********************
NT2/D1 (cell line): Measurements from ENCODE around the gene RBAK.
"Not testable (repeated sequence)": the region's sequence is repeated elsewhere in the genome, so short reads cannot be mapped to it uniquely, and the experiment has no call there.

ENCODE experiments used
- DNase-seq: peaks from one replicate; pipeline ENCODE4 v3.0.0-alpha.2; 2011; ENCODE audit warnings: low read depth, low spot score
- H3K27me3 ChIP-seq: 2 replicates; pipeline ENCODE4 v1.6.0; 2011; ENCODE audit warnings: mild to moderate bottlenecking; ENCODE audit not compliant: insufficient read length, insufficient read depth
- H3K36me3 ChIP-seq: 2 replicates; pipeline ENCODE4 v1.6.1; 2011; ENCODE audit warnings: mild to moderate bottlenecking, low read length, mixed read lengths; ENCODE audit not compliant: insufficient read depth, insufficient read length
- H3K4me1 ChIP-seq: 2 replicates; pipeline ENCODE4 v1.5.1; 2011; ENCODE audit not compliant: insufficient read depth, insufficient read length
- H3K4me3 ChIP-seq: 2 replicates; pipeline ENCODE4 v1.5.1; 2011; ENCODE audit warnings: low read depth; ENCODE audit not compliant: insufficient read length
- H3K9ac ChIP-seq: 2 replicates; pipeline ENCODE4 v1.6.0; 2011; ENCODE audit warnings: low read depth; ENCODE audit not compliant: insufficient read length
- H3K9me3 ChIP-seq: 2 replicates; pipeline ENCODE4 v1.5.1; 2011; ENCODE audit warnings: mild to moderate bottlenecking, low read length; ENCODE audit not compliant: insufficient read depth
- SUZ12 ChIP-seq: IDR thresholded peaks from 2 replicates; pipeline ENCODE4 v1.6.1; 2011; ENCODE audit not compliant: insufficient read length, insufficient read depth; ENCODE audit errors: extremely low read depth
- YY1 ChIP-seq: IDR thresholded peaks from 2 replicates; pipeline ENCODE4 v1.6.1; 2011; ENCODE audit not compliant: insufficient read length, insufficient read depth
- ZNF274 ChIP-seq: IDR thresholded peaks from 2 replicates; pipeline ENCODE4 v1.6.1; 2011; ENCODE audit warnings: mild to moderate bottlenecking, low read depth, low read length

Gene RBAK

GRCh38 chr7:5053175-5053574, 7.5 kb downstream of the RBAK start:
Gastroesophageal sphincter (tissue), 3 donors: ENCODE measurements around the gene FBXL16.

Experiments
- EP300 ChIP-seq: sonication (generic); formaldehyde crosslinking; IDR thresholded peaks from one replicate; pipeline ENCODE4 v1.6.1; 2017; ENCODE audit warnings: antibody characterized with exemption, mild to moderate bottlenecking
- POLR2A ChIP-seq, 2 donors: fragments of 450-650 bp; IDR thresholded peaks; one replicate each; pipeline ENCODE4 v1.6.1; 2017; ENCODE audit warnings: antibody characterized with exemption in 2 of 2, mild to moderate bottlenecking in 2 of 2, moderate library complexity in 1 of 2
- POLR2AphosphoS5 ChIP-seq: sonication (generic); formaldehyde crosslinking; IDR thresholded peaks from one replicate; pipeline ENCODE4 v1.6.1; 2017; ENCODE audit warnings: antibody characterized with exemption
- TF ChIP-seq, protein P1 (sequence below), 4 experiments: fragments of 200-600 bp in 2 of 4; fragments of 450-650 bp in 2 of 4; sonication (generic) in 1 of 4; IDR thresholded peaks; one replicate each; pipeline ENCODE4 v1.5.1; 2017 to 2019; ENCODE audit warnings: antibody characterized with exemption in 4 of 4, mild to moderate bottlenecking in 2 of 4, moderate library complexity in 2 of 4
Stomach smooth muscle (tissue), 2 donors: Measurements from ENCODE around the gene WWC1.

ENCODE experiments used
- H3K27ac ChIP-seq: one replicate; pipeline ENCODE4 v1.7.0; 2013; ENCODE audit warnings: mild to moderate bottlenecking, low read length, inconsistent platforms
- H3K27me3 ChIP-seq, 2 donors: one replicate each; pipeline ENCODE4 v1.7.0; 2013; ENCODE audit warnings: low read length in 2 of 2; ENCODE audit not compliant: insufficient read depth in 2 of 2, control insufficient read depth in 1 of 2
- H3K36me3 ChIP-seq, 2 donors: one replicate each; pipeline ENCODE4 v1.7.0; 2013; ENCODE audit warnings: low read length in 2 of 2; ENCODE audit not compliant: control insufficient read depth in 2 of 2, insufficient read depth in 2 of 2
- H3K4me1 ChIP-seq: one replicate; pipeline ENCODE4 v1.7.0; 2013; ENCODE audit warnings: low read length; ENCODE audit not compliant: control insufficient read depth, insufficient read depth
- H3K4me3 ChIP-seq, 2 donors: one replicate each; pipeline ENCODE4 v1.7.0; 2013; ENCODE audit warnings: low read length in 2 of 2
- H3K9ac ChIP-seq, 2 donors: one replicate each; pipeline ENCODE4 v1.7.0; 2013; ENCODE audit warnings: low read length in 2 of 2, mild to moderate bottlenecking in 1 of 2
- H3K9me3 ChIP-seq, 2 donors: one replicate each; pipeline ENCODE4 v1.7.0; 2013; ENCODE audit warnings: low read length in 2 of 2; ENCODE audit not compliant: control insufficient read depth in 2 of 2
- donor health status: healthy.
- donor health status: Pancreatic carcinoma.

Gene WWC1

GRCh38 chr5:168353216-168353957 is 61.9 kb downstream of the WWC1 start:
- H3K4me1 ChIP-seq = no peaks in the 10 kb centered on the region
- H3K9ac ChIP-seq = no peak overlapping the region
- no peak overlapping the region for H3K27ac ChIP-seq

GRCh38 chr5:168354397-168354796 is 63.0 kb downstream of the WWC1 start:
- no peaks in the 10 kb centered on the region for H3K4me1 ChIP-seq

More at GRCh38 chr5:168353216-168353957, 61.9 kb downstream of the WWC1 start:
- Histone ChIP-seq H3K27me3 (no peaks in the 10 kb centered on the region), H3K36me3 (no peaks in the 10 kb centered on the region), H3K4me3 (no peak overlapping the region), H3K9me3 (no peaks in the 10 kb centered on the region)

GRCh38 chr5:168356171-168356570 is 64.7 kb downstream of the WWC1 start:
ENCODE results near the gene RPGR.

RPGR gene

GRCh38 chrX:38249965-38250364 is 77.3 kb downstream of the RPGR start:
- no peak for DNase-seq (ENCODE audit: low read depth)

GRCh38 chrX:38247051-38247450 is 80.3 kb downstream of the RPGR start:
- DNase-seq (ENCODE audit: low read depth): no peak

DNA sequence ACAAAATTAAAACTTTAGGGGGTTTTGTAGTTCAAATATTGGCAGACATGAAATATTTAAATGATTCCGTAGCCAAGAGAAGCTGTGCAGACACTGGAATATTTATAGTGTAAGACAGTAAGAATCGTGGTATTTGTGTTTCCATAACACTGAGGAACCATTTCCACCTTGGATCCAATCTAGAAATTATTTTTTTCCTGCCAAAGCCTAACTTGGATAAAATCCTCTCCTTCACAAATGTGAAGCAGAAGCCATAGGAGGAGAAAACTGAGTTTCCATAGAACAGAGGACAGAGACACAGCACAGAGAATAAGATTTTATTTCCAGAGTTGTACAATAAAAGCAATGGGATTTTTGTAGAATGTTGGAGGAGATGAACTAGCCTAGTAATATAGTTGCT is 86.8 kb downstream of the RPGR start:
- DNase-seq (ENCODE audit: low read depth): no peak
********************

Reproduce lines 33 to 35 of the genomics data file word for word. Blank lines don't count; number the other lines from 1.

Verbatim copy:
Gene WWC1

GRCh38 chr5:168353216-168353957 is 61.9 kb downstream of the WWC1 start:
- H3K4me1 ChIP-seq = no peaks in the 10 kb centered on the region